Should the prisoner issue be resolved, Price said Tuesday, the gaps in the nuclear negotiations could be closed quickly if Iran makes the political decision to return to compliance.
“We do think that we would be in a position to close those gaps, to close that remaining distance if there are decisions made in capitals, including in Tehran,” Price said.
Yet, Iranian Foreign Minister Hossein Amirabdolahian said a deal depends entirely on Washington.
“More than ever, (the) ball is in U.S. court to provide the responses needed for successful conclusion of the talks,” he said after meeting with Russian Foreign Minister Sergey Lavrov in Moscow on Tuesday. Amirabdolahian said he had been “reassured that Russia remains on board for the final agreement in Vienna.”
Lavrov said the negotiations were in the “home stretch” and suggested that last-minute Russian objections to the potential spillover of Ukraine-related sanctions into activities Moscow might undertake with Tehran under a new nuclear deal had been overcome.
He said the agreement under consideration would carve those activities out, something the U.S. has not denied and has said the Russians should have understood from the beginning.
“We would not sanction Russian participation in nuclear projects that are part of resuming full implementation of the (deal),” Price said. “We can’t and we won’t and we have not provided assurances beyond that to Russia.”
He said the U.S. would not allow Russia to flout Ukraine-related sanctions by funneling money or other assets through Iran. Any deal “is not going to be an escape hatch for the Russian Federation and the sanctions that have been imposed on it because of the war in Ukraine.”
Deal critics are skeptical that Russia won’t at least try to evade Ukraine sanctions in dealings with Iran and have warned that potential sanctions-busting is just one reason they will oppose a new agreement.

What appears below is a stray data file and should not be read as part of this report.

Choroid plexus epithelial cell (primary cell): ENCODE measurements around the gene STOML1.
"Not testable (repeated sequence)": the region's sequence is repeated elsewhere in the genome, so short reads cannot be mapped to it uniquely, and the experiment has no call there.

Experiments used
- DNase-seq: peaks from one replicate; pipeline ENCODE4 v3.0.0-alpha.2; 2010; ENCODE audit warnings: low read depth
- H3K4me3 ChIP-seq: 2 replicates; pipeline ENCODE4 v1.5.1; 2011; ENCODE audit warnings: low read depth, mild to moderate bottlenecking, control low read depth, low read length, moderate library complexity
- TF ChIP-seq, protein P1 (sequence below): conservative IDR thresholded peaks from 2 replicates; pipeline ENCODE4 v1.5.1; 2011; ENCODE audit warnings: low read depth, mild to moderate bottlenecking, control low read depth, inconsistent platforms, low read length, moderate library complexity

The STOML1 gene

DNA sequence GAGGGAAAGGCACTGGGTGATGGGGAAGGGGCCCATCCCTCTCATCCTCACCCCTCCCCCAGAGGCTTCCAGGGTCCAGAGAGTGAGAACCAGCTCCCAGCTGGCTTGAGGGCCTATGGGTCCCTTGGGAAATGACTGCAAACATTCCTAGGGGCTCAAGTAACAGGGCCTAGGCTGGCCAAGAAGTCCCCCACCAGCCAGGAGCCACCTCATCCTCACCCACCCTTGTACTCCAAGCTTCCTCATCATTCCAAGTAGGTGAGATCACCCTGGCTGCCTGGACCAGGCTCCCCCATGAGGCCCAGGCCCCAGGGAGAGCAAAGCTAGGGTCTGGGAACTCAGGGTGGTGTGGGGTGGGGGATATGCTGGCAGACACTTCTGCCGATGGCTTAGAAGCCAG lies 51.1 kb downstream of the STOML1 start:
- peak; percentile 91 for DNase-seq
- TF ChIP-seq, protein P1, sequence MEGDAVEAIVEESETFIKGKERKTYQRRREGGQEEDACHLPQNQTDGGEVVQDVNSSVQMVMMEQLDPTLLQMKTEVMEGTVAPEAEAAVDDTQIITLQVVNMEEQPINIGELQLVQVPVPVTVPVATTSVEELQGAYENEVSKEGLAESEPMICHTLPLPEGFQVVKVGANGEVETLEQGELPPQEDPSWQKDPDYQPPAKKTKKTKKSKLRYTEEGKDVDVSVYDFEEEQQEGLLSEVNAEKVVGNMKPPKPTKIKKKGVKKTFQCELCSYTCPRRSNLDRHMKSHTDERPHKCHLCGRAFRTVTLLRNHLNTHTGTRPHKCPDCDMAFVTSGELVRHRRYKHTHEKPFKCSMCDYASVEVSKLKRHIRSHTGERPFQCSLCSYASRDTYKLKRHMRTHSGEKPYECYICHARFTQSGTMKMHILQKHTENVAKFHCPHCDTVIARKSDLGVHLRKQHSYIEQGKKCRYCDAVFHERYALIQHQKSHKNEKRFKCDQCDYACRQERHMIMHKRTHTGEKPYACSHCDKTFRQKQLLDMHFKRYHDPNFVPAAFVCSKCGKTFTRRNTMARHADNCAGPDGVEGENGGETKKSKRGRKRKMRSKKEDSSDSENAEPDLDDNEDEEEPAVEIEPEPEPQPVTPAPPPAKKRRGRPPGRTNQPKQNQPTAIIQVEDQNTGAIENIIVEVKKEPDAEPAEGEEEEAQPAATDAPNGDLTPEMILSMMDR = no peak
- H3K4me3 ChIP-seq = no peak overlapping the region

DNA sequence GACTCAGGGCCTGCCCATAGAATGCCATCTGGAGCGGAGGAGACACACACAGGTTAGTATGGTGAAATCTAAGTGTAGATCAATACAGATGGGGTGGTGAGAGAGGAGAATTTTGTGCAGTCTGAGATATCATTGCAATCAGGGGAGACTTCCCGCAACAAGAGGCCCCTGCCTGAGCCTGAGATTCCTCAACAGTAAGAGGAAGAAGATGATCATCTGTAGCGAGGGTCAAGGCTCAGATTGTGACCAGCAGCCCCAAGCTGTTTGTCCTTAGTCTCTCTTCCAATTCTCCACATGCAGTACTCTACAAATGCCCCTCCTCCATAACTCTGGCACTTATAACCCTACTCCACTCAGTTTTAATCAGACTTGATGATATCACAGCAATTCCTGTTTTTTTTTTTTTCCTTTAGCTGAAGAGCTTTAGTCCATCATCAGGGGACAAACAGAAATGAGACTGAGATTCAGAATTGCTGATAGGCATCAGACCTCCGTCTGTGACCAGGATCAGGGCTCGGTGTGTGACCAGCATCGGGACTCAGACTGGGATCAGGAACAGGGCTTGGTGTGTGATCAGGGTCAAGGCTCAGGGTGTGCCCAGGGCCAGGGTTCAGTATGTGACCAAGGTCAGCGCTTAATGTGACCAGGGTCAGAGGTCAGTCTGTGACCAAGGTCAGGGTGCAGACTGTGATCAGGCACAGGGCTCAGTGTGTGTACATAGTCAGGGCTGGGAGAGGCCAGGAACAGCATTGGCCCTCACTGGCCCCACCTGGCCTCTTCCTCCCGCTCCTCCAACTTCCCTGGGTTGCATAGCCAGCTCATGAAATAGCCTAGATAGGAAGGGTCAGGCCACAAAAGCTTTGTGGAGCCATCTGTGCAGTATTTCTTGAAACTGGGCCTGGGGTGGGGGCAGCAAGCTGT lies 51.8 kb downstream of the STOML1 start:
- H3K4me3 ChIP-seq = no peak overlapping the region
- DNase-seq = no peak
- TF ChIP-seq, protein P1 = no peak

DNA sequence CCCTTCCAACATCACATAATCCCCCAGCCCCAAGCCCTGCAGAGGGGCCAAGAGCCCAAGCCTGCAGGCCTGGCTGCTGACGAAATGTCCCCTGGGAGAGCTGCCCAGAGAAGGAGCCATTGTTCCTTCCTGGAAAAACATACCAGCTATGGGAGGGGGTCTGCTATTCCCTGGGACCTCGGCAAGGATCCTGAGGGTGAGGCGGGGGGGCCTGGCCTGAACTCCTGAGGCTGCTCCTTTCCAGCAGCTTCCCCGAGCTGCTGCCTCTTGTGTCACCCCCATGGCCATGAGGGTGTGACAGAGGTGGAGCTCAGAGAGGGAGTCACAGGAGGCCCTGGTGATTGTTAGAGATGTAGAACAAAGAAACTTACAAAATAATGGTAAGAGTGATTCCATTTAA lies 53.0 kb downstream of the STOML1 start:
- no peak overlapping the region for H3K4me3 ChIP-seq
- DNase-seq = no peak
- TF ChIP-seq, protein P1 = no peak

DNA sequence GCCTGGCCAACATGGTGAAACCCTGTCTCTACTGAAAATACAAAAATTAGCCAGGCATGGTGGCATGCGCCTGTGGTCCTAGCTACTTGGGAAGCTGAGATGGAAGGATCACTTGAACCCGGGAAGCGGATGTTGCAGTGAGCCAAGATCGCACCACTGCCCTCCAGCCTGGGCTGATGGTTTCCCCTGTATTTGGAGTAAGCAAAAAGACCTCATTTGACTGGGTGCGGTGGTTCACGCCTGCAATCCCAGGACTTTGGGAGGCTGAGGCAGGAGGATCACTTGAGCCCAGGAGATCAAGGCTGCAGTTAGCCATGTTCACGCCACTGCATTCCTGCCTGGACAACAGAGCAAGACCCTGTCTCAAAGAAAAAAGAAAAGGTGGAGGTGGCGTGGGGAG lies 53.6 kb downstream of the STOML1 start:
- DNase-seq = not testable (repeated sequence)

Earlier this week, all but one of the 50 Republicans in the Senate signed a joint statement vowing to dismantle any agreement with Iran that has time limits on restrictions to advanced nuclear work, or that does not address other issues they have, including Iran’s ballistic missile program and military support for proxies in Syria, Lebanon and Yemen.
While the GOP won’t be able to stop a deal now, it may have majorities in both houses of Congress after November’s midterm elections. That would make it difficult for the administration to stay in any deal that is reached.
Another concern of deal critics is the scope of sanctions relief that the Biden administration is ready to provide Iran if it comes back into compliance with the deal. Iran has been demanding the removal of the Trump administration’s designation of the Islamic Revolutionary Guard Corps as a “foreign terrorist organization.”
The U.S. has balked at that, barring Iranian commitments to stop funding and arming extremist groups in the region and beyond. The matter is of considerable interest in Washington, not least because the IRGC is believed to be behind specific and credible threats to former Secretary of State Mike Pompeo and the Trump administration’s Iran envoy Brian Hook.